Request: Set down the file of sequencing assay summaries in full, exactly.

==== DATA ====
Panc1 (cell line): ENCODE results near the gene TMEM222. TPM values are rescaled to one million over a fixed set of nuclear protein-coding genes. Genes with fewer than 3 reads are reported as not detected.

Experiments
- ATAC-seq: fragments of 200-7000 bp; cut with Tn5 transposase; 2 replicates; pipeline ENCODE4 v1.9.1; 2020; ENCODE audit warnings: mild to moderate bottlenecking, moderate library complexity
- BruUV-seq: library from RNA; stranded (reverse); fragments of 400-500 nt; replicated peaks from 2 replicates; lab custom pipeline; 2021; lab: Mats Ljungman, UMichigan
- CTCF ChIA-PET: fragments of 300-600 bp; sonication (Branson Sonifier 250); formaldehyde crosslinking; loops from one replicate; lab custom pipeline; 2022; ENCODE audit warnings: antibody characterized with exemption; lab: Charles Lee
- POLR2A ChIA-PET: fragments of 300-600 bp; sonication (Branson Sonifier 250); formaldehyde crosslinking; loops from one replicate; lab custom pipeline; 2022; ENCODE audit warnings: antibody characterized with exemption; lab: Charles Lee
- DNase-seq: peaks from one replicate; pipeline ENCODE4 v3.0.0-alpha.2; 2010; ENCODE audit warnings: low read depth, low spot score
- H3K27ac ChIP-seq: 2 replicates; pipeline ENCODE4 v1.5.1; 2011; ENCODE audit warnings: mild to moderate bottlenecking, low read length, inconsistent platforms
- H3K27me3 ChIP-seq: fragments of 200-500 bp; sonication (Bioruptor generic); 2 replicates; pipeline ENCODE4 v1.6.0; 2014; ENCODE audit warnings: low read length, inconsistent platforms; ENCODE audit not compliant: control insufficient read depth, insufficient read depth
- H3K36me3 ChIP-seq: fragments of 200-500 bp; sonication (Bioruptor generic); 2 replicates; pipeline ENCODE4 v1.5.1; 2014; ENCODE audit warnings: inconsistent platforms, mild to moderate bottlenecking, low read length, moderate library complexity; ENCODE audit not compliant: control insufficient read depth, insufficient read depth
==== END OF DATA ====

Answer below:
Panc1 (cell line): ENCODE results near the gene TMEM222. TPM values are rescaled to one million over a fixed set of nuclear protein-coding genes. Genes with fewer than 3 reads are reported as not detected.

Experiments
- ATAC-seq: fragments of 200-7000 bp; cut with Tn5 transposase; 2 replicates; pipeline ENCODE4 v1.9.1; 2020; ENCODE audit warnings: mild to moderate bottlenecking, moderate library complexity
- BruUV-seq: library from RNA; stranded (reverse); fragments of 400-500 nt; replicated peaks from 2 replicates; lab custom pipeline; 2021; lab: Mats Ljungman, UMichigan
- CTCF ChIA-PET: fragments of 300-600 bp; sonication (Branson Sonifier 250); formaldehyde crosslinking; loops from one replicate; lab custom pipeline; 2022; ENCODE audit warnings: antibody characterized with exemption; lab: Charles Lee
- POLR2A ChIA-PET: fragments of 300-600 bp; sonication (Branson Sonifier 250); formaldehyde crosslinking; loops from one replicate; lab custom pipeline; 2022; ENCODE audit warnings: antibody characterized with exemption; lab: Charles Lee
- DNase-seq: peaks from one replicate; pipeline ENCODE4 v3.0.0-alpha.2; 2010; ENCODE audit warnings: low read depth, low spot score
- H3K27ac ChIP-seq: 2 replicates; pipeline ENCODE4 v1.5.1; 2011; ENCODE audit warnings: mild to moderate bottlenecking, low read length, inconsistent platforms
- H3K27me3 ChIP-seq: fragments of 200-500 bp; sonication (Bioruptor generic); 2 replicates; pipeline ENCODE4 v1.6.0; 2014; ENCODE audit warnings: low read length, inconsistent platforms; ENCODE audit not compliant: control insufficient read depth, insufficient read depth
- H3K36me3 ChIP-seq: fragments of 200-500 bp; sonication (Bioruptor generic); 2 replicates; pipeline ENCODE4 v1.5.1; 2014; ENCODE audit warnings: inconsistent platforms, mild to moderate bottlenecking, low read length, moderate library complexity; ENCODE audit not compliant: control insufficient read depth, insufficient read depth